The Chicago Bears are going into the 2023-24 NFL season with a much improved group of offensive weapons from the ones they started the 2022-23 NFL season with.

It’s possibly the best in the division, and it’s definitely the best group the Bears have had since they won the division in 2018.

With that said, how does the group compare to some of the best Bears team of the century?

Let’s take a look.

2023 Bears

RB: Khalil Herbert, D’Onta Foreman/Roschon Johnson

WR: DJ Moore, Chase Claypool, Darnell Mooney, Tyler Scott/Equanimeous St. Brown

TE: Cole Kmet, Robert Tonyan

The Bears have a unit that should be comfortably in the top half of the league, and there is a chance, combined with Justin Fields’ prowess throwing and running, that they can be a top 10 offense. As for the weapons themselves, by adding DJ Moore as the WR1, it puts Mooney and Claypool in the proper spots as WR2 and WR3. Scott and Brown will compete to be the main change of pace WR.

At RB, Herbert has shown himself to be a great runner, averaging 5.7 YPC last season. However, his deficiencies as a pass blocker and receiver will allow Johnson and Foreman to get opportunities, though I have a feeling the backfield will be strictly Herbert/Johnson after the first month of the season.

At TE, Cole Kmet has started to emerge as a solid TE, and Tonyan is a good option as TE2 considering his form pre-injury. I would say the group of weapons has the potential to be the best of this century, but I wouldn’t pick them over another.

2018 Bears

RB: Jordan Howard, Tarik Cohen

WR: Allen Robinson, Taylor Gabriel, Anthony Miller, Josh Bellamy

TE: Trey Burton, Adam Shaheen

The Bears had a solid offense this season, with Matt Nagy year 1. Of course the story of that time was the amazing number 1 ranked defense (as often is the case) but the offense did enough more often than not. Obviously that ended up not working out in the playoffs, but this offense still was decent, especially when you consider it’s the Chicago Bears. Mitchell Trubisky got a much improved group following the terrible group he had the season before, similar to Fields going year 2 to 3. Robinson didn’t have the most gaudy statline like he did in 2019 and 2020, but he was great for the Bears, especially in the playoff game.

The Bears spread it out a lot so nobody had crazy numbers. Cohen really shined as Nagy used him everywhere on the field. Howard wasn’t as good as 2016 or 2017 but was still a 1k rusher. Gabriel and Miller were good complements in the slot, and Burton had a career year, and his injury was a big reason the offense struggled to score in the wild card game. This group was good but not great.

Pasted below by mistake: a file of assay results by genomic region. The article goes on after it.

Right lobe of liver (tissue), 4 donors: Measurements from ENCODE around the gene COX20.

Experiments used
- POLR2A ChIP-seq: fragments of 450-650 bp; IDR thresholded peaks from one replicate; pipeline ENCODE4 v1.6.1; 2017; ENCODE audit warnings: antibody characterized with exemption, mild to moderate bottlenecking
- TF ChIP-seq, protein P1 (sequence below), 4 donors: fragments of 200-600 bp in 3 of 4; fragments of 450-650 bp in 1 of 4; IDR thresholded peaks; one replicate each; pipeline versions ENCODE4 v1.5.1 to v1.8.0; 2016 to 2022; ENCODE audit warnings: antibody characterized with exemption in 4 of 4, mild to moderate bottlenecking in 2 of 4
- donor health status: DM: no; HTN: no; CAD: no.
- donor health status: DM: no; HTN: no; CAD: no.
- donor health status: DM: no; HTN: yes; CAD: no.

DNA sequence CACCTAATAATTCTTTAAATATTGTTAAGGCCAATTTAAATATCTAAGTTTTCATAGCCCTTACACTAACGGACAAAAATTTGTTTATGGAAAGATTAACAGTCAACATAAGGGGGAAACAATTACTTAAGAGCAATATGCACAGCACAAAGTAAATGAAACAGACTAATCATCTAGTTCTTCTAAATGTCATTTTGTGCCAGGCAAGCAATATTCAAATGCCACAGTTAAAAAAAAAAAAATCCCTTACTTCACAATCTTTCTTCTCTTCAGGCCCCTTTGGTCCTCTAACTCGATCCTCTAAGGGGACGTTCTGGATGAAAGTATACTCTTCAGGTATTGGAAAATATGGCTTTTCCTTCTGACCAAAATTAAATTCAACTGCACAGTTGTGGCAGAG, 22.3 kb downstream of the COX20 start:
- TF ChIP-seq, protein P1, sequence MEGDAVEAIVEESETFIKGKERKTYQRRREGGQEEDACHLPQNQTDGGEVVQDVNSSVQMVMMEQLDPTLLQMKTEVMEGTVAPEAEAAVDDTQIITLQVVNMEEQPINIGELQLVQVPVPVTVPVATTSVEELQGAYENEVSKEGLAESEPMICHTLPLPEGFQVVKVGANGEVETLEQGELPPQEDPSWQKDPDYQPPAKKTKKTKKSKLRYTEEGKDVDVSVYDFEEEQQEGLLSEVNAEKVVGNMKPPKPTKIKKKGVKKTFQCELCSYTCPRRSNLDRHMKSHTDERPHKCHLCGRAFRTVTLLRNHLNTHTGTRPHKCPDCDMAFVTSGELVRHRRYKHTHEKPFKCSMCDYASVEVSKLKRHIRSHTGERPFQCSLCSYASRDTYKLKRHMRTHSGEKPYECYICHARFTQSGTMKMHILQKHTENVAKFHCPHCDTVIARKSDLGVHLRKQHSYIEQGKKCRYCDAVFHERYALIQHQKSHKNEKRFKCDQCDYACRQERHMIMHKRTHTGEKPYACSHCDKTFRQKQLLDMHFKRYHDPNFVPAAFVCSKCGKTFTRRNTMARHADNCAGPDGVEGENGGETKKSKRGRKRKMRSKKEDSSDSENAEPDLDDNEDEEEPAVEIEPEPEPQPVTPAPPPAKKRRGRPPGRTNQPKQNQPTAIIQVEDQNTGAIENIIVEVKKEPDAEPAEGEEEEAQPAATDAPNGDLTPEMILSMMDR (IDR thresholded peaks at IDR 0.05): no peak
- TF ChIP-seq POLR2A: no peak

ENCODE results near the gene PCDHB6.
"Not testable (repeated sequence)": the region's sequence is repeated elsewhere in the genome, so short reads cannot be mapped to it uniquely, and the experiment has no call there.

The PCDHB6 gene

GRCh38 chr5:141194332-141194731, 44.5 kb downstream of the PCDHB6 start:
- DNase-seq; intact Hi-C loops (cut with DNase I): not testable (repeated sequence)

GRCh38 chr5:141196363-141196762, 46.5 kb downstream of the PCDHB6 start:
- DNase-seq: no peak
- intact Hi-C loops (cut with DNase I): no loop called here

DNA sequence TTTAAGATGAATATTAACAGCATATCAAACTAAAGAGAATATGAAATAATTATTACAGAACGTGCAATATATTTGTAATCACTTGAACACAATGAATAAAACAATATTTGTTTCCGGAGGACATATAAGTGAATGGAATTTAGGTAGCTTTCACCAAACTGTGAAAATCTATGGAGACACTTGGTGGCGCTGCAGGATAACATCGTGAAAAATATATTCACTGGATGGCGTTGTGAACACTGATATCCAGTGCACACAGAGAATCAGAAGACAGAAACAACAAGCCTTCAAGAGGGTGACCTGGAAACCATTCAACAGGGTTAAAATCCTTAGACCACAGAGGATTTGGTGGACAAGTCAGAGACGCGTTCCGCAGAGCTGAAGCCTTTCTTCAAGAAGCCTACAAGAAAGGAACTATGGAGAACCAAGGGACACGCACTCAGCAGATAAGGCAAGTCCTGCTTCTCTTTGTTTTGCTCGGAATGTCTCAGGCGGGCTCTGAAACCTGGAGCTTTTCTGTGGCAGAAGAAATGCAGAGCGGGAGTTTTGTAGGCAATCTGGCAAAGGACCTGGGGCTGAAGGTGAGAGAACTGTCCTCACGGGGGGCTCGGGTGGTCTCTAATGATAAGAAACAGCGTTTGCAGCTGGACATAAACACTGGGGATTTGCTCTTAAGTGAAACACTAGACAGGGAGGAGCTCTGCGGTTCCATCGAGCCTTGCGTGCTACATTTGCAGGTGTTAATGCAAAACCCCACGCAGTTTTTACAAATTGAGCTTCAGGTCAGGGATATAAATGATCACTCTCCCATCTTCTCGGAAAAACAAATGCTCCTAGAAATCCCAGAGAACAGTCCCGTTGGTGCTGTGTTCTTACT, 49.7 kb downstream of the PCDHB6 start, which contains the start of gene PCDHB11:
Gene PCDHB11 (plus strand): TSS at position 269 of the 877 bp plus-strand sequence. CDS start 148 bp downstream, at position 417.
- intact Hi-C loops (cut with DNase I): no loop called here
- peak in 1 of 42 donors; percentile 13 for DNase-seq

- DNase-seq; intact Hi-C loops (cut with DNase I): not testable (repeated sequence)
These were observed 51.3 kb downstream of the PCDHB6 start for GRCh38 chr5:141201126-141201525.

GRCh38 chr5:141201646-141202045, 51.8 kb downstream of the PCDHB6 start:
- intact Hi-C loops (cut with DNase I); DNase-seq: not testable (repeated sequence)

2013 Bears

RB: Matt Forte, Michael Bush

WR: Brandon Marshall, Alshon Jeffery, Earl Bennett, Marquess Wilson

TE: Martellus Bennett, Tony Fiammetta (FB)

This to me, is the best offensive arsenal the Bears have had this century, and maybe ever. Marc Trestman led the Bears to the second highest scoring offense in the league, only behind the record-setting Broncos led by Peyton Manning. Jay Cutler and Josh McCown both were great with this supporting cast. Matt Forte was already a great runner, but he emerged as a fantastic receiver in Trestman’s offense too. In 2014, he would break the record for receptions by a RB in a season. Bush was fine as a backup, but he was a lot better in 2012.

Marshall is the best Bears WR of all time, his 2012 season was incredible. His numbers weren’t as good in 2013, but that’s because he was no longer force-fed. He was still elite. Jeffery really emerged as a top receiver, eclipsing 1000 yards and giving the Bears the best WR duo in the league. Bennett and Wilson were solid as WR 3/4. And Bennett became a top 10 TE in the league when he signed in Chicago, and he was a pro bowler soon after.

The Bears had the second best offense in the league in 2013, but it was the best in their history.

2010 Bears

RB: Matt Forte, Chester Taylor

WR: Johnny Knox, Earl Bennett, Devin Hester, Devin Aromashodu

TE: Greg Olsen, Brandon Manumaleuna

The Bears made the NFC Championship Game, and might have won with a healthy Jay Cutler. Regardless, the offensive weaponry was serviceable, good enough to win with that amazing defense but not great. Forte was good but not at his peak. Taylor was a very good short-yardage back. Knox nearly had 1000 yards and seemed to be a rising star; his injury the next season was very devastating. Bennett had his most efficient season and was a reliable second WR in a run-heavy offense. Hester had some big plays even though he never really became a great receiver.

To this day, the Bears regret trading away Olsen, who had great chemistry with Cutler, and had nearly 5000 yards receiving over his 5 best seasons in Carolina.

2006 Bears

RB: Thomas Jones, Cedric Benson

WR: Muhsin Muhammad, Bernard Berrian, Rashied Davis, Mark Bradley

TE: Desmond Clark, Jason McKie (FB)

The Bears made Super Bowl XLI with Rex Grossman as the starting QB. That’s all you need to know about how good the defense and special teams were. In terms of the offense, similar to 2010, the weapons were serviceable and good but not great.

Jones was a real workhorse, and Benson was decent as a change of pace back. Muhammad was a reliable possession WR, Berrian was a great deep threat, and Davis and Bradley were solid as the 3rd and 4th WRs. McKie was big for opening up holes for the RBs, and Clark was a solid TE who did what he needed to.


Obviously we will have to see this current group play before we can make definitive rankings, but preseason, I would go:



2018/2006/2010 same level

High praise for this year’s offensive arsenal. Let’s hope they come through.

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